Posts By: Oxner

Email : [email protected] Todd Oxner is a founder and managing partner of Oxner + Permar , a North Carolina workers’ compensation firm. Since 1994 Todd has been known statewide for his success in handling workers’ compensation claims.

Do I Have to Pay Back Bills Paid by Health Insurance?

Workers' Compensation

 

Do I Have to Pay Back Bills Paid by Health Insurance?

Sometimes it can take a while before workers’ compensation benefits kick in. This means while you’re waiting, you’re responsible for covering the costs of treatment. If you have health insurance, it’s possible that they’ll cover your medical bills while you’re waiting for workman’s comp benefits. So what happens once you’ve been awarded workers’ comp benefits? Will you have to pay your insurance company back?

Like many things in the world of workers’ comp, there is no easy yes or no: the answer depends on a few factors. If your health insurance is an Employee Retirement Income Security Act (ERISA) Plan, then you will likely have to pay at least some of the money back. Frequently, multi-state employers carry these kinds of plans.

 

On the other hand, if you have a local health plan, chances are you won’t have to pay them back. However, in order to ensure you won’t have to pay it back, you’ll need to have your attorney put the proper language into your settlement documents.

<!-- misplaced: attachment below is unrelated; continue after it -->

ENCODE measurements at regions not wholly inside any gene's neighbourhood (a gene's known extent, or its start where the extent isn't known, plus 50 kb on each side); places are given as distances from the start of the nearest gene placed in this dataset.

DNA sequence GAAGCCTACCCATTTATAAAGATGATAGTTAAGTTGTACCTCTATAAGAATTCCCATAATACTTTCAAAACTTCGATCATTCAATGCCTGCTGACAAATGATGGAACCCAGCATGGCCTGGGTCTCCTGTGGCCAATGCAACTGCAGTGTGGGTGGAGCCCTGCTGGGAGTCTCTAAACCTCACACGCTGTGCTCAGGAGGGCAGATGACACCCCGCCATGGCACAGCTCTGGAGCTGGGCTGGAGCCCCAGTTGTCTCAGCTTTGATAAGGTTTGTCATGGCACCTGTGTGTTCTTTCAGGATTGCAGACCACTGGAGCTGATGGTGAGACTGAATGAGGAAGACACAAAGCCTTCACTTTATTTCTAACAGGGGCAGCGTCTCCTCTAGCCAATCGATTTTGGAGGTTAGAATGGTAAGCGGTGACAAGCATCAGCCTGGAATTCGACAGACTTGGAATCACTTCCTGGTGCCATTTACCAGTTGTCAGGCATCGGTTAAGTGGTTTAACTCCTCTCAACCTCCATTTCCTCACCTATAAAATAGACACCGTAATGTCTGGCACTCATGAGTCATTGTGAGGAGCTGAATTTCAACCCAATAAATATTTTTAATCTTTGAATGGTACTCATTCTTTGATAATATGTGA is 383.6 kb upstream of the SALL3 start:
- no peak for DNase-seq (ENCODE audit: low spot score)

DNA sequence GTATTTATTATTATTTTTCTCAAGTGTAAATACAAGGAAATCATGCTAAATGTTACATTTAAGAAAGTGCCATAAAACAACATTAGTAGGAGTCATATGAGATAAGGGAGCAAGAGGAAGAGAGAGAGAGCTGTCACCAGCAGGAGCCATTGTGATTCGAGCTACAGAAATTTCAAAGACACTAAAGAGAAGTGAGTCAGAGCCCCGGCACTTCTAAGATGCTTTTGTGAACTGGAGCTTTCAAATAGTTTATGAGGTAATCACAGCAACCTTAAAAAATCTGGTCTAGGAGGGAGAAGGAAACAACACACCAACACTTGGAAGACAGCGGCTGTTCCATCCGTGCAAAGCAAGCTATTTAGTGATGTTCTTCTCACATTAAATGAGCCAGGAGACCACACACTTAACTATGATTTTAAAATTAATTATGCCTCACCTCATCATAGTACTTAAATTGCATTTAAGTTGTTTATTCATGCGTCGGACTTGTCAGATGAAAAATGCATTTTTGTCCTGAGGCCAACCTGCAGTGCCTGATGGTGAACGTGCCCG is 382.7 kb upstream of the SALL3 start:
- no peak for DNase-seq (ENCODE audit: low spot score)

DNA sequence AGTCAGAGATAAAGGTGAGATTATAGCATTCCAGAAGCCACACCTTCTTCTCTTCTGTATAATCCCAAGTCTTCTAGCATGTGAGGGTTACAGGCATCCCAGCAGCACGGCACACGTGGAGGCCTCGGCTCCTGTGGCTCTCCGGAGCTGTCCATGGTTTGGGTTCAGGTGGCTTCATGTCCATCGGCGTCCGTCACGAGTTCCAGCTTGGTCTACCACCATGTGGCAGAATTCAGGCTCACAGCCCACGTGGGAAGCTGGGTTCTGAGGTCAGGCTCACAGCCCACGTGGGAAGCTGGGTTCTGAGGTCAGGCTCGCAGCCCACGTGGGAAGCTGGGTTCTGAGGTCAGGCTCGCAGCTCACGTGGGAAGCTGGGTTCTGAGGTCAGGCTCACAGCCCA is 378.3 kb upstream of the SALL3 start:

If your workers’ comp claim is denied and your health insurance is denying coverage, make sure to send a copy of your Form 61 to your insurance company. This will notify them that you are not receiving workers’ comp benefits, and that they are supposed to begin covering your bills.

 

It’s possible that you may receive a letter from your insurance company asking for details about your workman’s compensation claim. If this happens, you’ll want to have a conversation with your attorney as soon as possible to discuss next steps.

 

Dealing with a workers’ comp claim can be incredibly complicated. It’s always a good idea to make sure you have an experienced attorney on your side to help you navigate the process. Don’t hesitate to give us a call for a free consultation.

 

Do I Need an Attorney to File for Social Security Disability?

Social Security Disability

Do I Need an Attorney to File for Social Security Disability?

When applying for Social Security Disability benefits, it can be difficult to think about also having to hire an attorney. The good news is that it is possible to apply for Social Security Disability benefits on your own. You’ll just need to jump through quite a few hoops to make it happen.

First you’ll need to contact your local Social Security representative. You can get the application by phone, by mail, online or in person. The form will ask you to provide information about your injuries, disabilities, treatments and any other information that may be applicable.

 

Your local representative will be responsible for confirming your basic information. For instance, they’ll be checking your age, employment status, and other general information.